First some background. When firmware for whatever reason crashes (e.g. stack overflow, corrupted function pointer...) it may happen, that it jumps somewhere and starts executing some code. This will sooner or later result in watchdog reset. MCU will reset and we are back on track. Unless...
What about when we have code that writes to flash (e.g. bootloader)? Now it can happen that we will accidentally jump directly into the flash write code - skipping all the checks. Before watchdog will bark you will end up with corrupted firmware. This is exactly what was happening to me.
Now some might say - fix the root bug that caused that we even jumped into write code. Well, when you are developing you are constantly changing the code. Even if there is no such bug in there at the moment, there might be tomorrow. Besides, no code is bug free - or at least not mine.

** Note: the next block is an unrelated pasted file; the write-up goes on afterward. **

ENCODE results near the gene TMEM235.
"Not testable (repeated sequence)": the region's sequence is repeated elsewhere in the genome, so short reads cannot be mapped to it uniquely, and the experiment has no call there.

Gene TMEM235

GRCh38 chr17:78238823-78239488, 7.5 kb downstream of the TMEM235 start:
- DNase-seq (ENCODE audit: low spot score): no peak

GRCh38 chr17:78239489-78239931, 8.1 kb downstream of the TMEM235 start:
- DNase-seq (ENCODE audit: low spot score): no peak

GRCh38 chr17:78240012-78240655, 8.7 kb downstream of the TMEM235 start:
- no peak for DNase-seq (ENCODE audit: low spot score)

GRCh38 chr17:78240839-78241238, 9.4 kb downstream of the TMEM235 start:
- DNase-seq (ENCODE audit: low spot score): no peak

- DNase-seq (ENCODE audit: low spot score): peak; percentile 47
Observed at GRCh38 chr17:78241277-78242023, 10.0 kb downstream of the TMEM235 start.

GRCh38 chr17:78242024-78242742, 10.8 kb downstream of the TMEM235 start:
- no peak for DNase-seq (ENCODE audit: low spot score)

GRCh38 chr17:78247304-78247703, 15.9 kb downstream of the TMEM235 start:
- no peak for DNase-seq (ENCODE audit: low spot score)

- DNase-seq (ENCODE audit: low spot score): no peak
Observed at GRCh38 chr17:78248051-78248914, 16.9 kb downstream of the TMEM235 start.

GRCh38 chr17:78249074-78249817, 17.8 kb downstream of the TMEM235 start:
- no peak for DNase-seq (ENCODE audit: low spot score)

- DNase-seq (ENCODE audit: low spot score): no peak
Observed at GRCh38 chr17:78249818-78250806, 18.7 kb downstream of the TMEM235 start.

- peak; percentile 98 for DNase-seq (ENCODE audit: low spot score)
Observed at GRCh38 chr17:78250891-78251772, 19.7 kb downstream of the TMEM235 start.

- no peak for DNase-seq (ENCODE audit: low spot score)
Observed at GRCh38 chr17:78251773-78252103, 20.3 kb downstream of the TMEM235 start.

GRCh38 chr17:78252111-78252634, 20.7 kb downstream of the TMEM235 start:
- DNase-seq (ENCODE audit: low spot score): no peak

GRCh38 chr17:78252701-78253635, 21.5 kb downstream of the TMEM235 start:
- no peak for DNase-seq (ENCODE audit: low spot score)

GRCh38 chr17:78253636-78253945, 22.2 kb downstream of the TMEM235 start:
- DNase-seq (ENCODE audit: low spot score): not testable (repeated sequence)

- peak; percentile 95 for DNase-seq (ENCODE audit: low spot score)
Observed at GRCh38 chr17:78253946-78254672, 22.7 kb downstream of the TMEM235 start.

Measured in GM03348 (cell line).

So now I am doing some kind of cross checking. I have a variable named 'wen' which I set to 0xa5 before the usual checks (e.g. check to make sure that destination is valid). Then just before doing the actual erase or write I check if 'wen' is really set to 0xa5. Otherwise this means that we somehow accidentally jumped into the writing code. After successful write 'wen' is cleared. I have done this in C and it worked well. But there is still slight theoretical chance corruption will happen, cause there are few instructions from this final check of 'wen' till write to SPMCR register.
Now I want to improve this by putting this check into assembly, between the write to SPMCR and spm instruction.
__asm__ __volatile__ ( "lds __zero_reg__, %0\n\t" "out %1, %2\n\t" "ldi r25, %3\n\t" "add __zero_reg__, r25\n\t" "brne spm_fail\n\t" "spm\n\t" "rjmp spm_done\n\t" "spm_fail: clr __zero_reg__\n\t" "call __assert\n\t" "spm_done:" : : "i" ((uint16_t)(&wen)), "I" (_SFR_IO_ADDR(__SPM_REG)), "r" ((uint8_t)(__BOOT_PAGE_ERASE)), "M" ((uint8_t)(-ACK)), "z" ((uint16_t)(adr)) : "r25" );
Haven't tried the code yet, will do that tomorrow. Do you see any problems? How do/would you solve such problem?